Koch: Well, if you look at the historical record of philosophers, it's pretty disastrous. This is little acknowledged. Lots of people from 150 years ago said the same thing about life: "You shall never understand what life is. It requires a special force, élan vital." It didn't turn out to be true. The laws of physics describe life. Roughly 200 years ago, famous philosophers said we'll never know what stars are made of. That was 20 years before they discovered spectroscopy, and of course they realized you can analyze the elements out of which stars are made. So I'm profoundly skeptical when philosophers tell us, once again, what we'll never know. Science has a spectacular record of understanding the universe. Yes, right now it's a hard problem. For its size, the brain is by far the most complex system in the known universe. There's no guarantee that we'll understand it. Our cognitive apparatus just might not be up to it, but in principle I don't see any reason why we should be unable to understand it. Just because some philosopher doesn't get it doesn't mean we shall never know this. It's ridiculous. But a lot of people are very happy about that message because, for various reasons, they don't really want to understand things in the way science does.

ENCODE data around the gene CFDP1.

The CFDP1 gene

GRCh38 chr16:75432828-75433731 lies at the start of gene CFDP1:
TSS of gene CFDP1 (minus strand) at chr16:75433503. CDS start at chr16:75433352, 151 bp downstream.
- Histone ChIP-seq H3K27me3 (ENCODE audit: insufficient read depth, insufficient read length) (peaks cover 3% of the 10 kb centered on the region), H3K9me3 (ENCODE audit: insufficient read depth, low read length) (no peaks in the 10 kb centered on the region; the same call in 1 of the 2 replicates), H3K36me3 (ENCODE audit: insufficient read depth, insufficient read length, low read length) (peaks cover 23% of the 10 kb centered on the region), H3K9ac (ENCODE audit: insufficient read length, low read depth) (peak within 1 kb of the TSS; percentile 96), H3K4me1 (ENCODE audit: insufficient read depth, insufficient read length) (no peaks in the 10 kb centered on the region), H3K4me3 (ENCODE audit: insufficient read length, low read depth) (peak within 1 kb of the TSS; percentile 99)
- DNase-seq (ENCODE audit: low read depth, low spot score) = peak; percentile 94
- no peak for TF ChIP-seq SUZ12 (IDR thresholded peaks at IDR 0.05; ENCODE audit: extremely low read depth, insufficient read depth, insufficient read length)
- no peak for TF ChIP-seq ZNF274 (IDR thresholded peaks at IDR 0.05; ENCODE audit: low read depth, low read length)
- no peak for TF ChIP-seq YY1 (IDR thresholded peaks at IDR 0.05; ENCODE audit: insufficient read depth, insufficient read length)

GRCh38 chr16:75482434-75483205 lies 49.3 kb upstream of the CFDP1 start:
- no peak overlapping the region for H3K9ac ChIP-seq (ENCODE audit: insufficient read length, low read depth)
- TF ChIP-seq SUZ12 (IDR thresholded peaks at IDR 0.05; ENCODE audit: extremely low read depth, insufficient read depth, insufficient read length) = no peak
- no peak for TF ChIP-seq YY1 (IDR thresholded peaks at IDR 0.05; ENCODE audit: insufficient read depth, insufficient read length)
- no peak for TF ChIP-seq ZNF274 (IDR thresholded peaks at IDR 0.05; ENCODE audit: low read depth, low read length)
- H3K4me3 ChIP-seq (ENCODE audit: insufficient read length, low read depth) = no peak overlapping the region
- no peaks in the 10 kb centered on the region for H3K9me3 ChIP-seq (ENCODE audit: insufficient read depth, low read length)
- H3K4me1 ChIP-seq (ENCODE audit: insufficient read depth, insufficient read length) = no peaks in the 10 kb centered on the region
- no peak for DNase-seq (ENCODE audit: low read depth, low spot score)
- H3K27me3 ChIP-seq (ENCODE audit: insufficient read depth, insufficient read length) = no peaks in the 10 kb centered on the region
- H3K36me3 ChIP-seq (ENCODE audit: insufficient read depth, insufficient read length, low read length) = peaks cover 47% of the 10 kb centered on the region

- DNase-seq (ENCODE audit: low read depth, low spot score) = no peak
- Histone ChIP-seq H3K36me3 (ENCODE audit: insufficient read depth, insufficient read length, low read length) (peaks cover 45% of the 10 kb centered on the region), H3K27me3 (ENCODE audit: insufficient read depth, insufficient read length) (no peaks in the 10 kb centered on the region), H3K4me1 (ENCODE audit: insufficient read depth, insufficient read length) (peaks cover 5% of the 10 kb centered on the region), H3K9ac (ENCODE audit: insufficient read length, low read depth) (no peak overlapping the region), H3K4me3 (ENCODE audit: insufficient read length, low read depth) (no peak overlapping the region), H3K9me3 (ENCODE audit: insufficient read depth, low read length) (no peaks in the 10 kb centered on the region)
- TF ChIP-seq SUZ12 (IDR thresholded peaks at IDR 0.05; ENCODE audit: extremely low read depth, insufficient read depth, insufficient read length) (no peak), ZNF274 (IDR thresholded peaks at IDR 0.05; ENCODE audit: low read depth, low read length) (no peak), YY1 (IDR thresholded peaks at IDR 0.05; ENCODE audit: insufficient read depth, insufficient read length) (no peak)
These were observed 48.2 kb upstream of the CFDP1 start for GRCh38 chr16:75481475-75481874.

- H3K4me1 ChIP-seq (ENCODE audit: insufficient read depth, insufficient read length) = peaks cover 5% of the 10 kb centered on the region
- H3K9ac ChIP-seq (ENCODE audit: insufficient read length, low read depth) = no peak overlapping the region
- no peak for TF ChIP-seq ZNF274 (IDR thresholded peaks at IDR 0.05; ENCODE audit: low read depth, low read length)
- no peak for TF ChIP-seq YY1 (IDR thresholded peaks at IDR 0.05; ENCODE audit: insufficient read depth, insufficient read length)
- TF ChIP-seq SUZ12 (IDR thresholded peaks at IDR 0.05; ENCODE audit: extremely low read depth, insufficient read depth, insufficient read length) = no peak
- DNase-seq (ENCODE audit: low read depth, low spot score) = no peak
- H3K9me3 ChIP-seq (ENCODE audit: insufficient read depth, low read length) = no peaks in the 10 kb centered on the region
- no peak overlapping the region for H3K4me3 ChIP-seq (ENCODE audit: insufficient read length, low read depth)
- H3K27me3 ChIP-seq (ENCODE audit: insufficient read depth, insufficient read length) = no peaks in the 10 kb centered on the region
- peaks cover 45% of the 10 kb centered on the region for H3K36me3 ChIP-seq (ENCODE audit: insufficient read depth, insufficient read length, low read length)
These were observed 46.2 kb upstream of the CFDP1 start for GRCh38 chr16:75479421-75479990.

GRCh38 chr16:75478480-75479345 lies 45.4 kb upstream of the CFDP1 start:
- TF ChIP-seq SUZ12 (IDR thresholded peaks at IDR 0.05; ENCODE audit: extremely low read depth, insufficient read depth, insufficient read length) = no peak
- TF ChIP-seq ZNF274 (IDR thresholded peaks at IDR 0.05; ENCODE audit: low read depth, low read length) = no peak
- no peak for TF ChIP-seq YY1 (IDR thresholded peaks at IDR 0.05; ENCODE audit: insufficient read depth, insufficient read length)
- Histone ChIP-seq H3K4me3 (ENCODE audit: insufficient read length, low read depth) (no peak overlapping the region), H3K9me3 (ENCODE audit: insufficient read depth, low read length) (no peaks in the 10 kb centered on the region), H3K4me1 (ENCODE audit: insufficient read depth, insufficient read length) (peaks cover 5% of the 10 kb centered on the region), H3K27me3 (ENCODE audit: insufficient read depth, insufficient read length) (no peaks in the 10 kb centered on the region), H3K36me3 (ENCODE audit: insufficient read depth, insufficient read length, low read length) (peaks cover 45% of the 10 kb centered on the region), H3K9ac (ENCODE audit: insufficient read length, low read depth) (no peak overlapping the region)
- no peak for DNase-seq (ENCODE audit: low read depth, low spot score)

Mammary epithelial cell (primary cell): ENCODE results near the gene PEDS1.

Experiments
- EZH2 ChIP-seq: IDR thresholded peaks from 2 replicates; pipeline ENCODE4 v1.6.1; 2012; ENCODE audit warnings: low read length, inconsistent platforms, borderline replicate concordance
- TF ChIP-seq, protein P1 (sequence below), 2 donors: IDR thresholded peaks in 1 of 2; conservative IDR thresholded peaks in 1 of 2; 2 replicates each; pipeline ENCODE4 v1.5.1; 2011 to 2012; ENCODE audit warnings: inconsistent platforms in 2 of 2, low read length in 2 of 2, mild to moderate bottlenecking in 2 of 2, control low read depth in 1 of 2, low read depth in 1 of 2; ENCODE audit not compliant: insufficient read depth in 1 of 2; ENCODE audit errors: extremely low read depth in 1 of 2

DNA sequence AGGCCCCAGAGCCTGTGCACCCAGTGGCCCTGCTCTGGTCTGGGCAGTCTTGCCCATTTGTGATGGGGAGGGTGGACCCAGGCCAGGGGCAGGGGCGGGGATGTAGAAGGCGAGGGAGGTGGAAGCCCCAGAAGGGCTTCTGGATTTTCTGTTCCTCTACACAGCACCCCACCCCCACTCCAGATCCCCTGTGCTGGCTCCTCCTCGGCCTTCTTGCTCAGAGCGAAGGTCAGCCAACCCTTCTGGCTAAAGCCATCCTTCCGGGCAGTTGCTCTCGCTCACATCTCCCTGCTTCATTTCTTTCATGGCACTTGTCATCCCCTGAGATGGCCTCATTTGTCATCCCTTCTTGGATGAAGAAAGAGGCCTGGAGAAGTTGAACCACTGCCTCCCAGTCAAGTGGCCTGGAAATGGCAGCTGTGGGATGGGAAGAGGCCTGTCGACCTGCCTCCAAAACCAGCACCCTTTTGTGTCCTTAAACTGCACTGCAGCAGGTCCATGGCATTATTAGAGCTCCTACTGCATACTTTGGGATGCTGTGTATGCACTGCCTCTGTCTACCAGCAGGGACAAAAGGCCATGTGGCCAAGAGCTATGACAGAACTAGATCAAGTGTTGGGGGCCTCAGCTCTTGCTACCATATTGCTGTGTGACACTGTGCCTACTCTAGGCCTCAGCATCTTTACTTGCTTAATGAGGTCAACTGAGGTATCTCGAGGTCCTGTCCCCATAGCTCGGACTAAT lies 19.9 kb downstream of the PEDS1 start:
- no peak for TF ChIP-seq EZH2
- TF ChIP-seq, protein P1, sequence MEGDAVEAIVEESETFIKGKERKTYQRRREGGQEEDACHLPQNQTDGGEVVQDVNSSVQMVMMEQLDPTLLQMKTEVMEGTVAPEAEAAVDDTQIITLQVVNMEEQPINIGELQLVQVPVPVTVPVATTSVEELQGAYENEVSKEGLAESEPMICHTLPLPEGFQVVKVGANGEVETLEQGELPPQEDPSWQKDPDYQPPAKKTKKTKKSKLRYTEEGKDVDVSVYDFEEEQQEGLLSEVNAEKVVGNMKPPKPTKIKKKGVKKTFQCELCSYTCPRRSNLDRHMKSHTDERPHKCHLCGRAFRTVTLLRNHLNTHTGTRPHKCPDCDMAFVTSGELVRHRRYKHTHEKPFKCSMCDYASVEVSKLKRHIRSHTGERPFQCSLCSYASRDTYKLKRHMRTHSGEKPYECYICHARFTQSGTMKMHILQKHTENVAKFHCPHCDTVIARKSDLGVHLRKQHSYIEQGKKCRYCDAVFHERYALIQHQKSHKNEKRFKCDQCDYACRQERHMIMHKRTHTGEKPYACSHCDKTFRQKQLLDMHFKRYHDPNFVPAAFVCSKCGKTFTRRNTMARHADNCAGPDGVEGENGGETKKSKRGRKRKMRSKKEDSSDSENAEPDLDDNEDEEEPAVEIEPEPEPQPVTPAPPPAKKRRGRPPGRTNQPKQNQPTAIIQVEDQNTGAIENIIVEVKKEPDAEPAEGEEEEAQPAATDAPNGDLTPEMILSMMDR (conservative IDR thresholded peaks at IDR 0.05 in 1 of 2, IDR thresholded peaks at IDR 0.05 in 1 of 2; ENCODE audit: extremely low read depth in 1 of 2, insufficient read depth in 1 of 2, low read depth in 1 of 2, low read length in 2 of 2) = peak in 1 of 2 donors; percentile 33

David Chalmers has also suggested that consciousness may be a fundamental property in itself, not reducible to the laws of physics. What do you think of this idea?

Koch: This is an old idea, which I'm quite sympathetic to. Just like physicists in the 16th century realized that magnets have this weird property of attracting other magnets or pieces of metal. This is an invisible force. We realized our description of the universe wasn't complete and we had to include magnetic fields. To understand the universe, we say there's space, time, matter, and energy. It may well be that to fully understand consciousness, there is something equally fundamental: experience. I think a particular type of complex system, which of course needs to be defined, will have conscious experience. That's just the way the universe is, just like there's matter. In this hypothesis, we live in a universe that has this fundamental property of consciousness.